The compressor cylinders already had fins which played to our advantage as they
would help increase the rate of heat transfer in the expansion cylinder. However
they were not required on the hot cylinder so they were removed by machining on
a lathe machine.
The flywheel was an in important part as Stirling engines are not self-starting.
However 3 fins of the flywheel were cracked and needed to be repaired. They
were welded.


The cylinder head that came with the compressor had a larger dead volume which
was negatively affecting our engine output. So we designed a new cylinder head
on CREO Parametric. It was machined out of a cast iron plate. The new cylinder
head decreased the dead volume to just 3.76 cm3

Top View of Software generated model


Front View Software generated model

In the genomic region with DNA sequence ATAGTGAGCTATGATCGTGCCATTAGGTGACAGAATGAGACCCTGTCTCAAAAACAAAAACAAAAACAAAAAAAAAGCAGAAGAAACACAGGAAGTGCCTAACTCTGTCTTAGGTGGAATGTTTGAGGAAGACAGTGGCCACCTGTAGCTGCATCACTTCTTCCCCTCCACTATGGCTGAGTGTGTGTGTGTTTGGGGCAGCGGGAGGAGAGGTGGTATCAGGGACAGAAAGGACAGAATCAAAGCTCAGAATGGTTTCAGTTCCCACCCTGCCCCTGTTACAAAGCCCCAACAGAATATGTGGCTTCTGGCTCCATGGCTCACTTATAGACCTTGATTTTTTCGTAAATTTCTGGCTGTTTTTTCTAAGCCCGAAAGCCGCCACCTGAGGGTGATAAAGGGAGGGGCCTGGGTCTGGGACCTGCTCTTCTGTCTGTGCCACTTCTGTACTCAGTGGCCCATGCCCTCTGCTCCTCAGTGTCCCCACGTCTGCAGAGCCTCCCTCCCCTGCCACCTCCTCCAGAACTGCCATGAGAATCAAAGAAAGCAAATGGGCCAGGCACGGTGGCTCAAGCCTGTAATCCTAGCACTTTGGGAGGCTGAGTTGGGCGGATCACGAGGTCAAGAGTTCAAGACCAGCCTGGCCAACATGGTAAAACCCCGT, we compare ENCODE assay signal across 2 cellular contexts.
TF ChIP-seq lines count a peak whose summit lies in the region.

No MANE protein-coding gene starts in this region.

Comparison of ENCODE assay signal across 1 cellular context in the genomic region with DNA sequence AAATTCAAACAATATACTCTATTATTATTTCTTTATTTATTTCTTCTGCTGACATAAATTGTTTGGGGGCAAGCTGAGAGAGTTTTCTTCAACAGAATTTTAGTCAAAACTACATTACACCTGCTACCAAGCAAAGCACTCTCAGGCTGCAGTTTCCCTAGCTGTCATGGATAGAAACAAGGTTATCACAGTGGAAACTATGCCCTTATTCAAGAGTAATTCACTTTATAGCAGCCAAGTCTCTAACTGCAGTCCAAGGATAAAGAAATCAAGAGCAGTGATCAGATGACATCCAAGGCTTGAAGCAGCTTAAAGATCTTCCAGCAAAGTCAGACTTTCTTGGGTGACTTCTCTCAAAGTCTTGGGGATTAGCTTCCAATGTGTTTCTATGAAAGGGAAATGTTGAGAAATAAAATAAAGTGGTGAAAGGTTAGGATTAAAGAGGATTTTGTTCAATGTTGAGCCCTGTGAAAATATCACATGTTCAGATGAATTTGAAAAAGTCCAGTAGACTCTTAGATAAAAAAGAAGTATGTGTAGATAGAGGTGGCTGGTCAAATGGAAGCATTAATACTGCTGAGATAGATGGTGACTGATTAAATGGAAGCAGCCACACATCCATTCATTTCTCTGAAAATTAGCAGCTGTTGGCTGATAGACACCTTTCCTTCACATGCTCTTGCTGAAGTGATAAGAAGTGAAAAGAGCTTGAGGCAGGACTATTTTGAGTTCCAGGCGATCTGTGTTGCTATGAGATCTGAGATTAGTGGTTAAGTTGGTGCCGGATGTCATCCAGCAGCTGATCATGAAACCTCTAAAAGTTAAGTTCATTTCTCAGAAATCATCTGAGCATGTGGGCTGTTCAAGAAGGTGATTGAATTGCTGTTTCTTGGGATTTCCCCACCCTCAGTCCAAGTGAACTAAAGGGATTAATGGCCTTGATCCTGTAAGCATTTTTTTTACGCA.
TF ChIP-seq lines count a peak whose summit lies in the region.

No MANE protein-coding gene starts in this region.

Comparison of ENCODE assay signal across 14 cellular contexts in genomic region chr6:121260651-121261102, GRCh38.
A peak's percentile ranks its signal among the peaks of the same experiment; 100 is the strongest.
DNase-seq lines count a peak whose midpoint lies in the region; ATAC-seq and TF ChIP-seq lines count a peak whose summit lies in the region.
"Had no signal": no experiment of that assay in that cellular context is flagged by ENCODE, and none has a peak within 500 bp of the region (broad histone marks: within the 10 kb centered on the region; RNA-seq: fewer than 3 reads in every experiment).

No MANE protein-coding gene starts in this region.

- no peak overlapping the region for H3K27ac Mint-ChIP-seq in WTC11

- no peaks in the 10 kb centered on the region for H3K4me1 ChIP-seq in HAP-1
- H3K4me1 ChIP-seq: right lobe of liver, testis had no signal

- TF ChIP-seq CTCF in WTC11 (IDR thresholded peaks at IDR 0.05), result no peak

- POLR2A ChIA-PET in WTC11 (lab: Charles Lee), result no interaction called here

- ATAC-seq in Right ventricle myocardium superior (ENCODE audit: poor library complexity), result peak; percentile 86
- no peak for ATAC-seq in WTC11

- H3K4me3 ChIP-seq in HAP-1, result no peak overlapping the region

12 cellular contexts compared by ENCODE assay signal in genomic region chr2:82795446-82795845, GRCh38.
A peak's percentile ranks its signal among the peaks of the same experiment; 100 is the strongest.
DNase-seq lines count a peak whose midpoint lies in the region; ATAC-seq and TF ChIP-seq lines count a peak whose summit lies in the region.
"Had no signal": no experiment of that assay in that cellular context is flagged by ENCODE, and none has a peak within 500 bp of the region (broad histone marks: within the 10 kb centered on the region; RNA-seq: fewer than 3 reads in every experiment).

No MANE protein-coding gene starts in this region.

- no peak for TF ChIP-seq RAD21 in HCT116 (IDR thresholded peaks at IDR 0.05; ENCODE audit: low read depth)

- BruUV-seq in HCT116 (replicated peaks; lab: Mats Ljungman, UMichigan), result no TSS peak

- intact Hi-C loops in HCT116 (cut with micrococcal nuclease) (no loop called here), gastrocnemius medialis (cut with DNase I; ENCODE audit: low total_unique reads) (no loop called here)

Original compressor in scrap condition



Hot Piston


The Pistons used in this engine are of aluminum. They are machined from an
aluminum block. The aluminum pistons help in sealing of the engine, as the
temperature increases with the running of the engine, the pressure also increases
and leakage would also increase, however the coefficient of expansion of
aluminum (pistons) is much greater than that of cast iron (cylinders) hence with
an increase in temperature the seal between engine and piston rings becomes
tighter and tighter to prevent leakage, however this is at the cost of increased

Connecting Rod
The connecting rod connects the piston to the crank or crankshaft in a
reciprocating piston engine. This form of mechanism converts reciprocating linear
motion into rotating motion. Before the engines were developed, connecting rods
were used to convert rotating motion into linear motion. Connecting rods are rigid
and transmit either a push or pull that means the piston is pushing and pulling.
Connecting rods are best known because of their use in internal combustion piston
engines, such as car engines. These are distinct in designs from earlier forms of
connecting rods, used in steam engines and steam locomotives.




Oil Level

The crankcase is the largest part of the engine, the main body that holds all of the
other engine parts together. The crankcase must be built light yet strong, therefore